Chocolate Vanilla Pinwheel Cookies (Gluten-free and Paleo)

Chocolate Vanilla Pinwheel Cookies (Gluten-free and Paleo)

My dad taught me to make pinwheel cookies when I was young. We'd make checkerboard cookies too, the same contrast between vanilla and chocolate shortbread dough, but shaped into squares with a checkerboard pattern. 

I revamped this recipe to use almond flour, and the result was soft, chewy and delicious. The chocolate dough is my favorite of the two (go figure), but swirled together the chocolate and vanilla make a perfect pair. They say opposites attract or something, I guess it's true! 

Chocolate Vanilla Pinwheel Cookies (Gluten-free and Paleo)

Having made pinwheel cookies dozens of times, I thought this might be a good opportunity to test my skills at making a how-to video of how to roll up the cookies and make a swirl. Well. I think I need to work on my videography skills: I wasn't even 20 seconds in to recording when I realized I had no idea where the rolling pin was, or where I had decided to store it in the new kitchen. I left the camera rolling for a good 5 minutes while I rushed from cupboard to cupboard trying to find it. 

The errors didn't end there and let's just jump to the end of the story because there's no video to share. Cleary I'm going to need to take on a class on videography before I try to make any recipes videos! 😂

Chocolate Vanilla Pinwheel Cookies (Gluten-free and Paleo)
Chocolate Vanilla Pinwheel Cookies (Gluten-free and Paleo)

Chocolate Vanilla Pinwheel Cookies (Gluten-free and Paleo)

Paleo, Primal, Gluten-Free, Grain-Free    |       |    Print This Recipe

Chocolate dough and vanilla dough are layered and then rolled into a log before being sliced into rounds to create a pretty chocolate vanilla pinwheel.

Yields: 12   |    Total Time:


  • 2 cups almond flour
  • 1/4 teaspoon salt
  • 1/4 teaspoon baking soda
  • 1/4 cup coconut oil or butter, melted
  • 1/4 cup honey
  • 1 tablespoon vanilla extract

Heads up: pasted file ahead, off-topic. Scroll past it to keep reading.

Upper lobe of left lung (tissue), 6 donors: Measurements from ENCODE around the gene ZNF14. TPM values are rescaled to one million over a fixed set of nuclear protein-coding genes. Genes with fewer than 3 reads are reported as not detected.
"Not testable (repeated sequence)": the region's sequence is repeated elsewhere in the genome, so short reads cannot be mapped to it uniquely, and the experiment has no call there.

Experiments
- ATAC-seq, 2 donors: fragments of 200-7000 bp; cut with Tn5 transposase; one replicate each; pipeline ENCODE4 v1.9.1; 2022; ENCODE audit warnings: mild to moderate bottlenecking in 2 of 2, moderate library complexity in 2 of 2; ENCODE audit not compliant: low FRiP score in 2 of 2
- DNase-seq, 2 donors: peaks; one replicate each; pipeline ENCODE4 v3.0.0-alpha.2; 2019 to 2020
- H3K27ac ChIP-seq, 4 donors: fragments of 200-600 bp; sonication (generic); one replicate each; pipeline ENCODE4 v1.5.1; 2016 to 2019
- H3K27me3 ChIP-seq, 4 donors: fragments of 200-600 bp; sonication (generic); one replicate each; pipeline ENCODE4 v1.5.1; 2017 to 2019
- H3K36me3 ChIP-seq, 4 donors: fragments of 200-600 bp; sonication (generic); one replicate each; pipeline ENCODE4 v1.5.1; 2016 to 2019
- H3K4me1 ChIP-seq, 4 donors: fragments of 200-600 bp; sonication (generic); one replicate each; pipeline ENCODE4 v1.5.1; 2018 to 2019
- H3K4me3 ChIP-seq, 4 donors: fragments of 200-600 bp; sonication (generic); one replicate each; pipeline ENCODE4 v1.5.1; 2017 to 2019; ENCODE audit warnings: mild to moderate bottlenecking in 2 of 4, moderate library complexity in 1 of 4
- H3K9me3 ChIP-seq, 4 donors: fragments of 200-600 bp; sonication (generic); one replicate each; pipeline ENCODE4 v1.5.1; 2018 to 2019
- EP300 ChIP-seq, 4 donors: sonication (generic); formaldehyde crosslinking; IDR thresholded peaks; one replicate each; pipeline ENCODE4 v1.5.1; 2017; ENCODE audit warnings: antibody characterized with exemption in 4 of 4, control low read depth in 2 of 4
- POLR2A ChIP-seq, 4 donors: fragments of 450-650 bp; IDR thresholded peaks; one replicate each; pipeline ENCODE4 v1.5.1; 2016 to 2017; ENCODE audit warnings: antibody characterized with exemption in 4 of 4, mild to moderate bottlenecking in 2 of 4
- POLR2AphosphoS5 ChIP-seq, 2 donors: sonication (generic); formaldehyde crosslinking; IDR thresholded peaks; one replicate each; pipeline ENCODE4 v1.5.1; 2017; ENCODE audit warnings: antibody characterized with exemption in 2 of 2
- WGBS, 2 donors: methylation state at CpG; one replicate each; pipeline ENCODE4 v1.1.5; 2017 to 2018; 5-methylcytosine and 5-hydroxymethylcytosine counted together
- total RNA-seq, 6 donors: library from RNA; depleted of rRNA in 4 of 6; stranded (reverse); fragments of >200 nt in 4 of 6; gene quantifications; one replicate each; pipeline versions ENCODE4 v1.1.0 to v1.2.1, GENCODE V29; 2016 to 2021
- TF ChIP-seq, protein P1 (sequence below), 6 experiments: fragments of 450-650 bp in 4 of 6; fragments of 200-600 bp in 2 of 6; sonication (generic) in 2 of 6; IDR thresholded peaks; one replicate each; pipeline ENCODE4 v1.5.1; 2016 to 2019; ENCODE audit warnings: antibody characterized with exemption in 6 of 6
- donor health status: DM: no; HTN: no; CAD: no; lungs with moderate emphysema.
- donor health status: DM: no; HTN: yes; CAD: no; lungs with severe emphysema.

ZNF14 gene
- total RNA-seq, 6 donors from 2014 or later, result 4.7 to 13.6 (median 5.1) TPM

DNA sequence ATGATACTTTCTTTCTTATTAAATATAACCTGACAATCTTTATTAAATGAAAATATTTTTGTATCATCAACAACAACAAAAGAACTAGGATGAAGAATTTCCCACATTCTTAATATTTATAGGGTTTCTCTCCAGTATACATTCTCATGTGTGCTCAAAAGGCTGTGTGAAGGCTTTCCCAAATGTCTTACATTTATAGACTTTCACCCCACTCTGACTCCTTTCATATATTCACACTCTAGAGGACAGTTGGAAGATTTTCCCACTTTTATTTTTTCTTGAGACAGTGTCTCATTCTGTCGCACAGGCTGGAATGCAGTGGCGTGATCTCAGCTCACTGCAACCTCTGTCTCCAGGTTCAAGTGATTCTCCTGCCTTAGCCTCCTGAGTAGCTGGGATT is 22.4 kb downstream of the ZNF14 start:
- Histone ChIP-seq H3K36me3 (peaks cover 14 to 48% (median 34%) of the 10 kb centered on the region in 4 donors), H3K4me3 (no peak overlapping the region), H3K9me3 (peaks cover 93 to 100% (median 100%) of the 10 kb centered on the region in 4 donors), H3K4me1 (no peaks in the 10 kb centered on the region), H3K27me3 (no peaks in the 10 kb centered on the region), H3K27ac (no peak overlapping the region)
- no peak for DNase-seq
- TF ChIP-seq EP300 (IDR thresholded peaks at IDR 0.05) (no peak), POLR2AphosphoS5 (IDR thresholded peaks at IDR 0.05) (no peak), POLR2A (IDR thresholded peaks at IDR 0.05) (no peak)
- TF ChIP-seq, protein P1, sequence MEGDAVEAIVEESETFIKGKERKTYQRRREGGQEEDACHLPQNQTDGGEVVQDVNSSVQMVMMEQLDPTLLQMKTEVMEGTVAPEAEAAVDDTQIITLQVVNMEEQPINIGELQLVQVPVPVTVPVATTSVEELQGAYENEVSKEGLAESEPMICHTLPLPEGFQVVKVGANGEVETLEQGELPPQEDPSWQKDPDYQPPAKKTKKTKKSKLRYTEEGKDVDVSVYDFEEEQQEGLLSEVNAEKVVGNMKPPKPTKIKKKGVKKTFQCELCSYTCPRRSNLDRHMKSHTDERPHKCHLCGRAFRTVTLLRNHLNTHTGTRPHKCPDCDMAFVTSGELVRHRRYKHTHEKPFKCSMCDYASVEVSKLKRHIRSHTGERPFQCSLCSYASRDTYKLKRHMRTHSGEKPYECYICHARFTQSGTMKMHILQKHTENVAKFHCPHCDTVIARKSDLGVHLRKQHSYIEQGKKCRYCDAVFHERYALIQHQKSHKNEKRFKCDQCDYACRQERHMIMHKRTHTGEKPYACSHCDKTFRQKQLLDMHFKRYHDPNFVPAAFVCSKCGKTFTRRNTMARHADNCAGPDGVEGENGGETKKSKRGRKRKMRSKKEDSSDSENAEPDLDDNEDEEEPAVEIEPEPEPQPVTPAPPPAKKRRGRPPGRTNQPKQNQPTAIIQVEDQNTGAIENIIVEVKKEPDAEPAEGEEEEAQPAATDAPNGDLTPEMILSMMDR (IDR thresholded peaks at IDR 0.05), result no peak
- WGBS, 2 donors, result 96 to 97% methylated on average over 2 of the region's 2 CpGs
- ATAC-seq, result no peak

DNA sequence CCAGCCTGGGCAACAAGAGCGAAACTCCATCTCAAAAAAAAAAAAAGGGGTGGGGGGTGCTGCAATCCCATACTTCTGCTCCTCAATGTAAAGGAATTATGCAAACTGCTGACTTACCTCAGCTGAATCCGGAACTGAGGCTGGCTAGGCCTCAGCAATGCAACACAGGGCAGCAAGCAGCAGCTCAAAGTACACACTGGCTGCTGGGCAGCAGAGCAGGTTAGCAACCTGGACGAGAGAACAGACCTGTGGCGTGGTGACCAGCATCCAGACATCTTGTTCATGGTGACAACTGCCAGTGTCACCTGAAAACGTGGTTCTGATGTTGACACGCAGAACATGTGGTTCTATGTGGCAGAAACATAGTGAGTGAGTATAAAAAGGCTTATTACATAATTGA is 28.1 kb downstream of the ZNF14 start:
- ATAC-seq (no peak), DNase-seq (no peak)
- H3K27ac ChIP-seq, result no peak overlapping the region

• Scant 1/4 cup cocoa


  1. First, make the vanilla dough: Whisk together HALF each of the almond flour, salt, and baking soda. Then, pour in HALF each of the melted butter, melted honey, and vanilla. Use your hands or a spatula to stir until a sticky, even dough is formed. Roll into a ball and wrap in plastic wrap. Place in fridge.
  2. Second, make the chocolate dough: Whisk together the remaining almond flour, salt, and baking soda. Add in the cocoa, whisking in. Then, pour in the remaining melted butter, melted honey, and vanilla. Again, use a spatula or your hands to work into a sticky dough. Roll into a ball and wrap in saran wrap.
  3. Allow both dough balls to chill in the fridge for at least 30 minutes.
  4. Preheat oven to 325°. Prepare your work station: Place 1 sheet of parchment paper on the counter (18 inches long should be sufficient), and then cut two additional pieces of the same size.
  5. Unwrap the vanilla dough from the saran wrap and place on the first piece of parchment on the counter. Place the second piece of parchment over top, and begin to roll out the dough to a 1/8 of an inch thick. The parchment keeps the dough from sticking while you roll it out.
  6. Once the dough is in an even, thin layer, peel back the top layer of parchment. Leaving the dough on the bottom piece, move it aside (carefully). Place the third piece of parchment in front of you place the chocolate dough ball on it. Place the free piece of parchment over top and roll the dough out just the same. Once rolled, peel back the top layer.
  7. Now, move carefully: lift one of the rolled out pieces of dough (still attached to the parchment) and place it dough-side down against the other flavor of dough. You should now have a parchment dough sandwich: parchment, chocolate dough, vanilla dough, parchment. Peel off the top piece of parchment.
  8. Working from one edge of the dough, begin rolling both layers together into a log. I like to lift the parchment with the dough as a roll it (then pulling it back so as not to roll it into the cookie) in order to keep the dough from crumbing or cracking. Make the log tight, shopping it as you roll by gently squeezing it. Once the entire log is rolled up, us a piece of thread (or floss) to cut off the first inch of the log by holding on to the two ends, left and right and pulling the floss down through the log (the ends of the log of dough is usually uneven and does not have a great swirl— you can still bake and eat it, it just won’t be as pretty). Use the floss again to slice each cookie, about 1/4 of an inch thick. Place each sliced cookie round on a baking sheet.
  9. Bake for 9 minutes, until just golden. Allow to cool for at least 5 minutes.